★★★★

In Alita: Battle Angel, director Robert Rodriguez (Spy Kids) tackles a script by James Cameron (Avatar) based on the classic manga serial by the same name and bringing it to the big screen.

While searching for cybernetic scrap, Dr. Dyson Ido (Christoph Waltz) discovers the unbelievable - a still functional cyborg core he names “Alita” (Rosa Salazar). Although she has no memory of who she is or what happened to her, it quickly becomes clear that she is no ordinary being. As she experiences more of the new world around her, Alita begins to understand more of her past, even as new loyalties begin to shape her future.

James Cameron is a masterful storyteller, and the Alita script is no exception. There is a lot of room for predictability in a story that has been told numerous times already – that of someone whose past is a mystery and whose purpose becomes clear as the tale progresses – but Cameron throws surprising curves. There are a few moments that go as expected, as well as a few call-outs to previous Cameron movies, but it is mostly fresh and entertaining.

Rodriquez has a particular style of direction in his action films, and you can feel his presence throughout. He manages to pull great performances from all of his lead actors – even when they aren’t fully actors at all. We seem to have finally reached that point where CGI metahumans and protohumans manage completely realistic and complex facial expressions, helping the scene rather than distracting from it. The only unfortunate thing that remains from this is some of the flesh-and-blood actors occasionally seem to be looking through the CGI characters rather than at them.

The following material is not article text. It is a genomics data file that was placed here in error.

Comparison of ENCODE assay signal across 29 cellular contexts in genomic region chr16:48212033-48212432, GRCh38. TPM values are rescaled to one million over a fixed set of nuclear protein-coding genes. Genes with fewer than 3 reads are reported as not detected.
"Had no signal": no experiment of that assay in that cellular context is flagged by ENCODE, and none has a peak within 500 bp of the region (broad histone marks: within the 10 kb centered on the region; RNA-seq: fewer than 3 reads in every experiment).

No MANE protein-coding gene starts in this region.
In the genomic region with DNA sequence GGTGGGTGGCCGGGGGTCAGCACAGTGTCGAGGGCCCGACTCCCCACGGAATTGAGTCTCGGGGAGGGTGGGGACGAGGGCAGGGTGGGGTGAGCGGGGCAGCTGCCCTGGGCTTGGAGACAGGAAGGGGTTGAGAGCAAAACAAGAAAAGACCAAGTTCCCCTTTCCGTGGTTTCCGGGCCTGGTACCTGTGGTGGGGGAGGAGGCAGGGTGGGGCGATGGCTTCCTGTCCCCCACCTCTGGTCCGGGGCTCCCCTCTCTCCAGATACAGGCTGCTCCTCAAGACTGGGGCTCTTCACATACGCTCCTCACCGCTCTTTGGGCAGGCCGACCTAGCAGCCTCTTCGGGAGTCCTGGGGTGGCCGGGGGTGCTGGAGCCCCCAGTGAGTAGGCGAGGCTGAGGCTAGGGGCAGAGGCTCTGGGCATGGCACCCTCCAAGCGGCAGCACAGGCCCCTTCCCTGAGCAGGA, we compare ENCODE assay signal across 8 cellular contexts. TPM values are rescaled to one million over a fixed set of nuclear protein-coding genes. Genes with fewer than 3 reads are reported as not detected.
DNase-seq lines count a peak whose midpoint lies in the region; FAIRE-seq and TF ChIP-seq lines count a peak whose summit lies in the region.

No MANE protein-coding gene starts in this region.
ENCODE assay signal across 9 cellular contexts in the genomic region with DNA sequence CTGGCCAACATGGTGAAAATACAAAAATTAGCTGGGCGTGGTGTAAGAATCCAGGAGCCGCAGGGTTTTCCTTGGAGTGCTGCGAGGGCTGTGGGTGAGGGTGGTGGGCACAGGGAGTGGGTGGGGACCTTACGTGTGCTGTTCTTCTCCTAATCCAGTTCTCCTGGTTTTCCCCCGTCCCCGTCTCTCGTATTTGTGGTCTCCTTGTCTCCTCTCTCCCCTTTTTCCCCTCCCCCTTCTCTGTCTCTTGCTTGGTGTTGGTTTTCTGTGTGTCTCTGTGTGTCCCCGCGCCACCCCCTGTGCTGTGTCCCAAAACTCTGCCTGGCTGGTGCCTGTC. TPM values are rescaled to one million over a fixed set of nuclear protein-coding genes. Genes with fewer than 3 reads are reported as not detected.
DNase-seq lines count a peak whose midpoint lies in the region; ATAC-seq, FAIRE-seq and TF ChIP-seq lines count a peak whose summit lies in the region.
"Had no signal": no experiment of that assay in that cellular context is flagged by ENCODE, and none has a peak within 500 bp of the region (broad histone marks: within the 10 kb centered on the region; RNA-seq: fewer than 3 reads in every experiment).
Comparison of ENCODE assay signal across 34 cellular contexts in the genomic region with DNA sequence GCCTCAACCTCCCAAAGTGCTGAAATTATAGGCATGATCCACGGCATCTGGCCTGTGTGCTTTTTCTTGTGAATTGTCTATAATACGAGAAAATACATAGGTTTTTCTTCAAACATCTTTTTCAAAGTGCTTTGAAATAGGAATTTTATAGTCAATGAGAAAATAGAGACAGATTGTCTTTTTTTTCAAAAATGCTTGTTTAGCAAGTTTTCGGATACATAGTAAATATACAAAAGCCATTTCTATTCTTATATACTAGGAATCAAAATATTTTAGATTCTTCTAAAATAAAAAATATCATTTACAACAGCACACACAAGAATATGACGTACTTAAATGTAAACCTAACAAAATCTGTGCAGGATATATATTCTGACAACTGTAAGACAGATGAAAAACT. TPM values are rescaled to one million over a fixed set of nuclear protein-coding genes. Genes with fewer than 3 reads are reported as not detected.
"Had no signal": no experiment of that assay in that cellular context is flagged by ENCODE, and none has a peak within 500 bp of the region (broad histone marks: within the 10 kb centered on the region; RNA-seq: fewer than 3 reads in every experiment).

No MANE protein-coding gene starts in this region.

Other than that, the leads give solid performances. Waltz is both caring and troubled, showing additional range from previous characterizations, while Jennifer Connelly and Mahershala Ali are clearly capable but a bit underused as the antagonists. Rosa Salazar as Alita is the gem of the performances; she is alternately vulnerable and violent in perfect measures, and her emotions and movements translate through the motion capture exceptionally well.

Alita suffers from the issue that’s notoriously plagued many a superhero/action movie in recent years: the lack of a clearly defined villain. Instead, we get a lot of players in a complex game clearly that isn’t over yet, even with the removal of some pieces. While the story comes to a close, it is clear that there is more to the tale, which is often the way Cameron likes it.